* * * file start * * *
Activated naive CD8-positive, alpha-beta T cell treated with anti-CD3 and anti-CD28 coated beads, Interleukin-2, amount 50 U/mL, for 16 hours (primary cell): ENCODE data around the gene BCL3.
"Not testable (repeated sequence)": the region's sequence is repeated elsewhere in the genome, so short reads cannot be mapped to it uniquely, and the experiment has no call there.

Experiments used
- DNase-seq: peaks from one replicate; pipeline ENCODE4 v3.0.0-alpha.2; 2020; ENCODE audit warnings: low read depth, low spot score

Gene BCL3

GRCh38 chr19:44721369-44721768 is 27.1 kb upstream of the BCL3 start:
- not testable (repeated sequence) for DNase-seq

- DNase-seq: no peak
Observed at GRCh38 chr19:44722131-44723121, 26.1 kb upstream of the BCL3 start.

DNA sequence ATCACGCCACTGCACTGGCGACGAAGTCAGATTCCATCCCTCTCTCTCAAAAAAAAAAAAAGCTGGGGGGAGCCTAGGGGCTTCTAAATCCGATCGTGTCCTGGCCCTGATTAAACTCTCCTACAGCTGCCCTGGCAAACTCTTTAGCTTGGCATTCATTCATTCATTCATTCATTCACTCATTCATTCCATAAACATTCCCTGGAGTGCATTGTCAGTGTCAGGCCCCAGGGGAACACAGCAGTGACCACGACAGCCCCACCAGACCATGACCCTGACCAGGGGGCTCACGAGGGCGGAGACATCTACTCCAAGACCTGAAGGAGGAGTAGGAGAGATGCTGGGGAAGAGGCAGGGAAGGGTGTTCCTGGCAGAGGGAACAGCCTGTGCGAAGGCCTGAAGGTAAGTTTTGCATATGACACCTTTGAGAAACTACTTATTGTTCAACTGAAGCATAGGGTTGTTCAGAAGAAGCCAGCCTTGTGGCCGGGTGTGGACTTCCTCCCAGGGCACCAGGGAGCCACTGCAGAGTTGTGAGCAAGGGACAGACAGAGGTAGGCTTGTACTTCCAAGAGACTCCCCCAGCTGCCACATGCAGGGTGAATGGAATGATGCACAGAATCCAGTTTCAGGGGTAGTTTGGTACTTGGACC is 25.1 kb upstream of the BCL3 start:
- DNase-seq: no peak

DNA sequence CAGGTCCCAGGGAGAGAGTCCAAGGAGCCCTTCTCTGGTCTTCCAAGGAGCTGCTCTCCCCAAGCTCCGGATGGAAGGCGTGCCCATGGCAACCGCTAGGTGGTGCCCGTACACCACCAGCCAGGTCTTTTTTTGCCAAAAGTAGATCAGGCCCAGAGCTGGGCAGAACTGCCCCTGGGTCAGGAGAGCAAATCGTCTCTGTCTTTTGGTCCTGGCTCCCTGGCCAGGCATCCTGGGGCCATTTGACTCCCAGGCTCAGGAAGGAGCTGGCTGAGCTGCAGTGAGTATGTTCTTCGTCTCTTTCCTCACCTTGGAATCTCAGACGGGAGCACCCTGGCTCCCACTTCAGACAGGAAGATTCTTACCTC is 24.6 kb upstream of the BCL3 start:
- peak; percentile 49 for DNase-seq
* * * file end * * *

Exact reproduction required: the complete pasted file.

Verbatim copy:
Activated naive CD8-positive, alpha-beta T cell treated with anti-CD3 and anti-CD28 coated beads, Interleukin-2, amount 50 U/mL, for 16 hours (primary cell): ENCODE data around the gene BCL3.
"Not testable (repeated sequence)": the region's sequence is repeated elsewhere in the genome, so short reads cannot be mapped to it uniquely, and the experiment has no call there.

Experiments used
- DNase-seq: peaks from one replicate; pipeline ENCODE4 v3.0.0-alpha.2; 2020; ENCODE audit warnings: low read depth, low spot score

Gene BCL3

GRCh38 chr19:44721369-44721768 is 27.1 kb upstream of the BCL3 start:
- not testable (repeated sequence) for DNase-seq

- DNase-seq: no peak
Observed at GRCh38 chr19:44722131-44723121, 26.1 kb upstream of the BCL3 start.

DNA sequence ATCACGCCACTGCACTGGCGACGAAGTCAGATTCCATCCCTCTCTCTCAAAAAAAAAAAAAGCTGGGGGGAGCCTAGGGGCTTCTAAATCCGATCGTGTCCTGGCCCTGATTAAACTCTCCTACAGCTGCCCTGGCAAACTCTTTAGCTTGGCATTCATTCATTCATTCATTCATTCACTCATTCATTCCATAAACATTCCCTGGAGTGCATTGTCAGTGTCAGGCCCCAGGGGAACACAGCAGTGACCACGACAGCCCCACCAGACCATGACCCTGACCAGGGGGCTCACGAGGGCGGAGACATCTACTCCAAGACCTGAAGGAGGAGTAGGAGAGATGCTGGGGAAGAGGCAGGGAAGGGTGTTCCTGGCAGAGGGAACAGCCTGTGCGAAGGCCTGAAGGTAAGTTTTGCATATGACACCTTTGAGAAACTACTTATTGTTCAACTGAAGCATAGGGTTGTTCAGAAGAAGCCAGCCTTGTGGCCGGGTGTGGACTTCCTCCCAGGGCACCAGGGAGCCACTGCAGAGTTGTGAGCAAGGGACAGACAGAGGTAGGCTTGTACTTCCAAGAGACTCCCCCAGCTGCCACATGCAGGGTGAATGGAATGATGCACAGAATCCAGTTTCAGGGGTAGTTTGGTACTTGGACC is 25.1 kb upstream of the BCL3 start:
- DNase-seq: no peak

DNA sequence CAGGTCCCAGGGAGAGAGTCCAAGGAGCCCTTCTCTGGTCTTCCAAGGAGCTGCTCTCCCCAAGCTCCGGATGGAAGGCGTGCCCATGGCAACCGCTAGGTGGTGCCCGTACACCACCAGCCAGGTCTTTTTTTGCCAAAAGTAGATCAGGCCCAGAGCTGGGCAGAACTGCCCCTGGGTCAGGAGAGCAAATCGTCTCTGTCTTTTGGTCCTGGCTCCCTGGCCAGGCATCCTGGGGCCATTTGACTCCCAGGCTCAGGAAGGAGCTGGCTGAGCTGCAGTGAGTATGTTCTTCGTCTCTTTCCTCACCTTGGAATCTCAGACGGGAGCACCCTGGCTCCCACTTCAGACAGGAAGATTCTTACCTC is 24.6 kb upstream of the BCL3 start:
- peak; percentile 49 for DNase-seq